A rare ‘cosmic butterfly’ unfurls its wings in this telescoped image
Dying stars and illuminated gas create this stunning nebula.
Over 3,000 light years away, a “cosmic butterfly” rears its vibrantly colored wings amongst a meadow of glowing stars. These bubbles of sky blue and fuschia gas were captured by the Very Large Telescope at the European Southern Observatory (ESO) in Chile, and haven’t yet been captured in such stunning, intricate detail.
The swath of gas, a planetary nebula named NGC 2899, is nestled somewhere between 3,000 and 6,500 light years away in the constellation Vela, which is visible from Earth’s southern hemisphere.
Planetary nebulae were first named by astronomer William Herschel in 1782, who cited their resemblance to planets—but the structures are actually the last heroic stands of enormous, dying stars. After they’ve run out of fuel to burn, which can happen after anywhere from millions to a trillion years into their lifespans, these dying stars collapse, blowing off shells of element-rich gas reaching up to tens of thousands of degrees Celsius. The gas expands up to two light years from the nebula’s center and glows with intense ultraviolet radiation, which lights up these nebulae.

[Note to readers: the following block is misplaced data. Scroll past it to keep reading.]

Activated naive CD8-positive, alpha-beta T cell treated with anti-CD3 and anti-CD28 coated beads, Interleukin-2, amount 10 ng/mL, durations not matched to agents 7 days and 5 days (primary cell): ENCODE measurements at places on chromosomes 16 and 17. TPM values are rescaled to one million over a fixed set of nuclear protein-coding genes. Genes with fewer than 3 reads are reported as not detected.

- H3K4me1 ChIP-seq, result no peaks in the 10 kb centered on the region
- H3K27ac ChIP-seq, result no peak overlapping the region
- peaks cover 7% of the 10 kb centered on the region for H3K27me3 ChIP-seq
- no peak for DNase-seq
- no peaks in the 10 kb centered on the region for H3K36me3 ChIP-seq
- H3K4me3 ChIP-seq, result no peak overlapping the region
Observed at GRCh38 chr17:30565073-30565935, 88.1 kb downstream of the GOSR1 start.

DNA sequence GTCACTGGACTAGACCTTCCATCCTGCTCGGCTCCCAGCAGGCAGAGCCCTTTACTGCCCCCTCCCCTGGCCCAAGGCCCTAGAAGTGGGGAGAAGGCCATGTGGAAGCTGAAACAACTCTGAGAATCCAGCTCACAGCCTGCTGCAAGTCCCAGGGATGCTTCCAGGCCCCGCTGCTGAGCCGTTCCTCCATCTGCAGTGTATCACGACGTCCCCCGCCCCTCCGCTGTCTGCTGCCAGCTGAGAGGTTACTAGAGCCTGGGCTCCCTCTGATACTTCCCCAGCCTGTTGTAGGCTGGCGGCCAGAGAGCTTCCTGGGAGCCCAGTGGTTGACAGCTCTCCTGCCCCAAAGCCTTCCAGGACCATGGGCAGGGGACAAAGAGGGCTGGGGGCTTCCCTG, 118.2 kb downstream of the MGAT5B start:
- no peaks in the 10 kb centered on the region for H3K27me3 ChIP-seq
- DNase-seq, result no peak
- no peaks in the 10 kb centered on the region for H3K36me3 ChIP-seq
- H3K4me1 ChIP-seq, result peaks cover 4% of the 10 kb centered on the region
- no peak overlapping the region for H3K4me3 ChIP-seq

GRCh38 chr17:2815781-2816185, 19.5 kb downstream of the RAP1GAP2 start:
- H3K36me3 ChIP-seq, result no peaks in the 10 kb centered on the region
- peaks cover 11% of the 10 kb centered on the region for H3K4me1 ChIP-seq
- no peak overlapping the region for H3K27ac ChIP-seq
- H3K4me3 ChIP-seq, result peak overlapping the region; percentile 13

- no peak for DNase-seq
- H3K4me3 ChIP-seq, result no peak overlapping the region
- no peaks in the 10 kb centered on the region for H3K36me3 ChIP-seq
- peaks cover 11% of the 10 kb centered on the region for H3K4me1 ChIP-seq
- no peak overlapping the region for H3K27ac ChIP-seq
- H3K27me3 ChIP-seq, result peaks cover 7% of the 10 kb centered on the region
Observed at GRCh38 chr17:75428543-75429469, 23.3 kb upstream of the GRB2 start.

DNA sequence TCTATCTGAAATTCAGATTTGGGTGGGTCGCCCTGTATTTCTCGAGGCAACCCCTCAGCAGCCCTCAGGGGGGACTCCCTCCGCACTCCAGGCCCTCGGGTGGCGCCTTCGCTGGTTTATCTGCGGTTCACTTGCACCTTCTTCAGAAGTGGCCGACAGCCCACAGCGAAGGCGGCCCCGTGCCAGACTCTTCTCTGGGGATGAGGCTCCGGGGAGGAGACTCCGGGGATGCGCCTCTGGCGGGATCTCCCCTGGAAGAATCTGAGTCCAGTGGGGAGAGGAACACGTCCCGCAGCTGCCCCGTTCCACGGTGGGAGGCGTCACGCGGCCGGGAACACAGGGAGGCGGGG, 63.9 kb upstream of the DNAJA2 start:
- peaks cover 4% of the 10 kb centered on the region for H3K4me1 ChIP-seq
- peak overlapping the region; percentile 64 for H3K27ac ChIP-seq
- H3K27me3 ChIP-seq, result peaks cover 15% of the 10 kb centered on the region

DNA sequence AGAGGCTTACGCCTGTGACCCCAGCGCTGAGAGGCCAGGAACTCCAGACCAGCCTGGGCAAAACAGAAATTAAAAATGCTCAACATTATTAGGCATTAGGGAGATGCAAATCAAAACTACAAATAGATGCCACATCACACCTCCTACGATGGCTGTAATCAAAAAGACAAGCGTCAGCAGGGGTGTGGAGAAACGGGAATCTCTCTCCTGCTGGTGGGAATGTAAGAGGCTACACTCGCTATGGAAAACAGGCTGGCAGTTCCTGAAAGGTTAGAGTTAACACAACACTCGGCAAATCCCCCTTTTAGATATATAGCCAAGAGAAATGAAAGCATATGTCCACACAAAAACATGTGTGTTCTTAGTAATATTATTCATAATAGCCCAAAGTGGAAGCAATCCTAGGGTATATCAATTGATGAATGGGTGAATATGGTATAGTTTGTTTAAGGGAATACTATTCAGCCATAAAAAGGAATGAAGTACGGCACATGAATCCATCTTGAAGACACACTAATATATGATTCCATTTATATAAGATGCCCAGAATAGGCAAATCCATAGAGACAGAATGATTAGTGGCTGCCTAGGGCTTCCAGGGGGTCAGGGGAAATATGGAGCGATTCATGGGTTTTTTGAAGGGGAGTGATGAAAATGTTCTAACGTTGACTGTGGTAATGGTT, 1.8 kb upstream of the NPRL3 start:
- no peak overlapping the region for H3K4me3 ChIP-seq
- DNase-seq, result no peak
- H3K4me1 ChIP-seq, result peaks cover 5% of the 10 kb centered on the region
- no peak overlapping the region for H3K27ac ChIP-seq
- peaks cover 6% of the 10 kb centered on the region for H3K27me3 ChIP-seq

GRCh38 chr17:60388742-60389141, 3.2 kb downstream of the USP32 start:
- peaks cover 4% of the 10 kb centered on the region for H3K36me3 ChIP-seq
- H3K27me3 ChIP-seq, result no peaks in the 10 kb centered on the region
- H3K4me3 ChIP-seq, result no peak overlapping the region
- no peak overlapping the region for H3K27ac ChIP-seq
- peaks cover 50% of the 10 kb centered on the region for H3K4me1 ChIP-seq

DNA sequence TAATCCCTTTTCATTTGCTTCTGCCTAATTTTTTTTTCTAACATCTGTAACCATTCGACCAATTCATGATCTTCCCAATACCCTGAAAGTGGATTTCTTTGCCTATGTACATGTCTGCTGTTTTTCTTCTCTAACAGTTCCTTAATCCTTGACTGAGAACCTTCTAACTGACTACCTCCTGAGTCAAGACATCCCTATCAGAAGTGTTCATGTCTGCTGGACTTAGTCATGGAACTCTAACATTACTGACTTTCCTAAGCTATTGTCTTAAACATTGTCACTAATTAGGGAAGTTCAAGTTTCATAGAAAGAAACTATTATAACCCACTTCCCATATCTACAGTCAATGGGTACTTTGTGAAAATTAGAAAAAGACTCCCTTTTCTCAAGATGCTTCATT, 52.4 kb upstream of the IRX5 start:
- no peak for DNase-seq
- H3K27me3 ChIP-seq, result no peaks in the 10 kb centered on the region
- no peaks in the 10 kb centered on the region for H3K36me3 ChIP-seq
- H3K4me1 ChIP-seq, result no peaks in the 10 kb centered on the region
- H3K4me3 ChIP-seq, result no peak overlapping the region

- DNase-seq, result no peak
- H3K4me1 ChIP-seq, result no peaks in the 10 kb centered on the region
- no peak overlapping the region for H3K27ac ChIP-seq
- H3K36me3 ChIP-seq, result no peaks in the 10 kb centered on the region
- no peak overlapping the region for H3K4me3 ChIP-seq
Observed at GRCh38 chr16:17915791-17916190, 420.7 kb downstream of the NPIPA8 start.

In the case of NGC 2899, the hydrogen gas glows red-purple in a halo around a cloud of bluish oxygen in the center. It will shine brightly for just a few thousand years—a relatively transient phenomena in terms of astrological time.
The delicate, butterfly shape is rare—only 10 to 20 percent of nebulae exhibit this double-lobed shape. It happens when one of two central stars collapses and sheds its gassy layers, creating a typical symmetrical nebula. Then, the other star interferes with the expansion of gas, bending the nebula into lobes to create this butterfly shape.
To image the dazzling display, astronomers at the Paranal Observatory in Chile used the Very Large Telescope perched on Cerro Paranal, a mountain in the Atacama Desert. The device can image celestial phenomena that’s four billion times fainter than what the human eye can perceive, according to ESO—and that’s thanks to its four distinct 8.2-meter-wide telescopes. In particular, the FOcal Reducer and low dispersion Spectrograph (FORS) helped craft this beautiful, high-resolution image through a special wavelength-detection system. In addition to spotting awe-inducing butterfly nebulae, FORS has revealed observations of gravitational waves, an interstellar asteroid, and has been used to study the physics behind the formation of planetary nebulae.